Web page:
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22 September 2017

Investment challenges: the facts

Much has been written about USS’s investment performance recently, with some suggesting it is the reason the scheme is facing some difficult decisions – so I want to set out some facts to address this.

We have, in fact, outperformed the scheme’s strategic allocation benchmark over all multi-year periods, as illustrated in the chart below. Performance has been more uneven compared with a liability benchmark comprised mainly of long-dated index-linked gilts. The 10 year period straddles both the global financial crisis and the further sharp fall in gilt yields following the Brexit referendum – only over this period have the scheme’s assets underperformed the gilts liability proxy.

DB fund vs Benchmark - to 31 July 2017

The strategic allocation benchmark represents a notional ‘reference portfolio’ of largely passive asset classes (equities, UK property, government and non-government bonds) chosen to provide the returns required by the scheme within the risk budget agreed with sponsoring employers.

Taking on diversified investment risks is expected to generate higher long-term returns than, say, a gilts only portfolio. And we know that gilt returns will be very low over the coming decades with inflation-linked gilt yields now around negative 1.5%. The risk budget aims to ensure that, even in a possible adverse outcome for the scheme’s investment portfolio, the participating employers can reasonably afford to support the pensions members have earned to date and also that the pensions promised for future service can also be provided with a high degree of confidence. This is a key point.

We challenge our investment team to outperform the reference portfolio by more broadly diversifying the portfolio across public and private markets and by actively managing the scheme’s investments: about 70% of our assets have been managed in-house over the periods shown above. According to independent analysis, our investment costs are £34m a year lower than our large global pension fund peers.

“Our investment costs are £34m a year lower than our global peers”

The second benchmark shown here is the returns provided by a basket of gilts that closely match the scheme’s liabilities.

In this year’s Annual Report & Accounts, we reported a 2% underperformance against the reference portfolio benchmark and fractionally behind the liability proxy for the year to 31 March 2017. Had our one-year performance had been measured at 31 July 2017 we would have been a few hundredths of a percent adrift the reference portfolio benchmark and several percent ahead of the liabilities proxy. That shows the limits of 12-month reporting periods and helps to explain our focus on rolling five-year periods.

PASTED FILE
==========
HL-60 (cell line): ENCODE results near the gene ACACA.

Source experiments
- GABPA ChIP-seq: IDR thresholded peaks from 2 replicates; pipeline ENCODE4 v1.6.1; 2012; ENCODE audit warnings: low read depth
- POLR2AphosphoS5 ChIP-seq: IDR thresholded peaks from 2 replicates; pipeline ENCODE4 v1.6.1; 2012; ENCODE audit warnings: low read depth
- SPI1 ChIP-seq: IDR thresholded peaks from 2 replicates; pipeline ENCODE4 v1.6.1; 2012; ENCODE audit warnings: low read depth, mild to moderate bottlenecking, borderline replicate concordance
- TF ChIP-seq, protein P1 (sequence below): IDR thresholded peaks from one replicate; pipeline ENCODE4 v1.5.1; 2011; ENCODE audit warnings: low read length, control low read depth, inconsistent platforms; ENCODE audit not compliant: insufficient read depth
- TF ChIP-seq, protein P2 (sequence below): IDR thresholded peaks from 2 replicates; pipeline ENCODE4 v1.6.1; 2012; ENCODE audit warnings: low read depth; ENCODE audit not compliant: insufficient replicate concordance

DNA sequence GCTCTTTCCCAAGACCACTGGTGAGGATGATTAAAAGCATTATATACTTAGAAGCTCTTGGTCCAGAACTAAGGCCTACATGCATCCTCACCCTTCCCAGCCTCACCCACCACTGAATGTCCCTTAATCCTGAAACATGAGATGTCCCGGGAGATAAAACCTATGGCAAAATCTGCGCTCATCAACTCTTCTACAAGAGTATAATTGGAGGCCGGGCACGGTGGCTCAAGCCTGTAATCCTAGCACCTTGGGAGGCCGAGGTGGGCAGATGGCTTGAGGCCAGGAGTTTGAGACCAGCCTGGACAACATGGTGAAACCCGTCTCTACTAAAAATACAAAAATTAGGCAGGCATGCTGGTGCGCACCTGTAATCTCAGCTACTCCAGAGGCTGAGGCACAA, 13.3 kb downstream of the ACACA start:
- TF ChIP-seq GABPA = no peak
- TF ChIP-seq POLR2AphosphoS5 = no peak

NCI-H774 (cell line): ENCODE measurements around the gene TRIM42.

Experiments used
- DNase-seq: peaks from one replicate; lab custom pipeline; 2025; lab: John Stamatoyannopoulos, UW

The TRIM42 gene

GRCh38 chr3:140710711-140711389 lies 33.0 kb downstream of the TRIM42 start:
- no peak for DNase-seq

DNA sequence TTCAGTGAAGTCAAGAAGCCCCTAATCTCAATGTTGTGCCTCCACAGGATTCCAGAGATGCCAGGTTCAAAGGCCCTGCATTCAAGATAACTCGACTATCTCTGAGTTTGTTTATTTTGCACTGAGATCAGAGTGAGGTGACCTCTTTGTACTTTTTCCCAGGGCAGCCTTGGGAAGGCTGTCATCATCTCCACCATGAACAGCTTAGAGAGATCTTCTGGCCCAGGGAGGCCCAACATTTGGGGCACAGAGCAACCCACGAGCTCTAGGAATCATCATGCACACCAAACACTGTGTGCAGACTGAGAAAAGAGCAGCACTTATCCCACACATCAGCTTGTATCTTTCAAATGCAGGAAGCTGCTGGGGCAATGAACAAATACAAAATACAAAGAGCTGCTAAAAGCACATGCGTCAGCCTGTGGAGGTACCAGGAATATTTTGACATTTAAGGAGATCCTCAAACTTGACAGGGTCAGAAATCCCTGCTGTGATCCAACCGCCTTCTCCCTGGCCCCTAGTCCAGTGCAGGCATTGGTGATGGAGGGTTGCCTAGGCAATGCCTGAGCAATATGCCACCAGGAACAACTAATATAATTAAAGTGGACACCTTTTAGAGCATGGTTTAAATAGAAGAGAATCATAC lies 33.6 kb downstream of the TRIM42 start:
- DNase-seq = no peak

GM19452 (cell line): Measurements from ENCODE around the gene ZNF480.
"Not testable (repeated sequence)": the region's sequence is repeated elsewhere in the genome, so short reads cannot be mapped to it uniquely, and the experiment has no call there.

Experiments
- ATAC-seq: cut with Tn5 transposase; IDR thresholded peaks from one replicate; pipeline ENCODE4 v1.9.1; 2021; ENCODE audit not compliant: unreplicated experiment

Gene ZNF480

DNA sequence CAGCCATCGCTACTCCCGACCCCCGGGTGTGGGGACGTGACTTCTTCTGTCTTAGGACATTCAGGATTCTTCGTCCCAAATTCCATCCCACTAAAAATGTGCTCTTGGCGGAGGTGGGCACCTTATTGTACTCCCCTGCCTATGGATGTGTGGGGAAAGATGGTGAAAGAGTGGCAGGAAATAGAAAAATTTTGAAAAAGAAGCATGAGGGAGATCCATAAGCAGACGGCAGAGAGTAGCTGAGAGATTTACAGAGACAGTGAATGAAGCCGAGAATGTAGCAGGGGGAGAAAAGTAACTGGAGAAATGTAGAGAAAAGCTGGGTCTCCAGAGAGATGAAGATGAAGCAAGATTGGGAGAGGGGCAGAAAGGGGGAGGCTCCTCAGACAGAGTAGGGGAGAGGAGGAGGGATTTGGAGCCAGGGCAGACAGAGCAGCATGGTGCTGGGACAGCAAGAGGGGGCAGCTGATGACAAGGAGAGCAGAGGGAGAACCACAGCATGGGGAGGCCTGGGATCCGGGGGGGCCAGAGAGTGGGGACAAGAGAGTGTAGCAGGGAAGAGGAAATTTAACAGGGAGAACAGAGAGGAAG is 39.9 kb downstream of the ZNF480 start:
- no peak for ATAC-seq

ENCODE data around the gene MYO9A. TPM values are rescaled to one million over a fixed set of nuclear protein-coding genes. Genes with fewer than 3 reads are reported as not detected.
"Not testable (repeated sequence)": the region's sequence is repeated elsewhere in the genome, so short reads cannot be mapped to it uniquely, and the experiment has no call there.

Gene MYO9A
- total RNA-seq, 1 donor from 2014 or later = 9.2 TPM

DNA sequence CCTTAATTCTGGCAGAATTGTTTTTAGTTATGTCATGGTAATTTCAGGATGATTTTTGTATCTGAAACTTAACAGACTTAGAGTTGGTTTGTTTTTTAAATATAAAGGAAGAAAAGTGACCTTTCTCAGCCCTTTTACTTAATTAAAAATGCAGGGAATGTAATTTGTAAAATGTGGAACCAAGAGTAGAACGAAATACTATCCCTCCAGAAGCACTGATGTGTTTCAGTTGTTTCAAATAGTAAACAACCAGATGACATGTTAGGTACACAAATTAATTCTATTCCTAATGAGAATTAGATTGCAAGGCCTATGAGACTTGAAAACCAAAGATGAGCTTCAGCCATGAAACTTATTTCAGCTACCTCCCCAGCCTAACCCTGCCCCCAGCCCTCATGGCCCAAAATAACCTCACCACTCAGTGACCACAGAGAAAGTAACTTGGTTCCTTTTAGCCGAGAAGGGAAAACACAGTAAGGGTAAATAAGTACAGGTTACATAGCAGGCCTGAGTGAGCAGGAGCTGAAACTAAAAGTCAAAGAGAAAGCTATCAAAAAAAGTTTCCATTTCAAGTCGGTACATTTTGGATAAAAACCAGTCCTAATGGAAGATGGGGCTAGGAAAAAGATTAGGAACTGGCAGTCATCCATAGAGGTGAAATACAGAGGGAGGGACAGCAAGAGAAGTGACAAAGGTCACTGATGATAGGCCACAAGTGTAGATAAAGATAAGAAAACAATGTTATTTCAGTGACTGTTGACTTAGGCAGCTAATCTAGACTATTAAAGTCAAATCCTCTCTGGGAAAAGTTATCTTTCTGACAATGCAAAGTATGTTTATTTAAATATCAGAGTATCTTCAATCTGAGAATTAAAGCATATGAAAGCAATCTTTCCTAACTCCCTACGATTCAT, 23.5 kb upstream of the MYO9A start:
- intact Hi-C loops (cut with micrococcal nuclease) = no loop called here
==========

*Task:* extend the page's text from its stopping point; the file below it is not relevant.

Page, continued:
As a long-term pension provider and investor, we want our managers to make good decisions for the long term and not to reject opportunities that might not play out over a year. Our performance goals are measured over rolling five year periods and we have consistently beaten them after costs.

In the five years to March 31 2017, our diverse investment portfolio – circa half in equity-like investments, one-third in fixed income and the balance in infrastructure, property, private debt, commodities and absolute return – generated an average return of over 12% per annum. This added £1.1bn of extra value against the strategic allocation benchmark, after investment-related costs.

Over the five years to July 31 2017, the scheme’s assets generated c.£10bn more in returns than the gilts liability proxy (mainly long-dated index-linked gilts).

"£10bn more in returns than gilts over the last five years"

Looking at our 10-year performance in the chart given at the top of the page, we are below gilts as a consequence of the scheme’s substantial exposure to equities (c.80%) at the time of the global financial crisis in 2008.

Since then we have progressively diversified our investments to the portfolio we operate today, seeking to maximize returns within the risk budget agreed with sponsoring employers.

Though investment performance has been averaging in double digits over the past several years, this cannot be projected into expectations for future returns.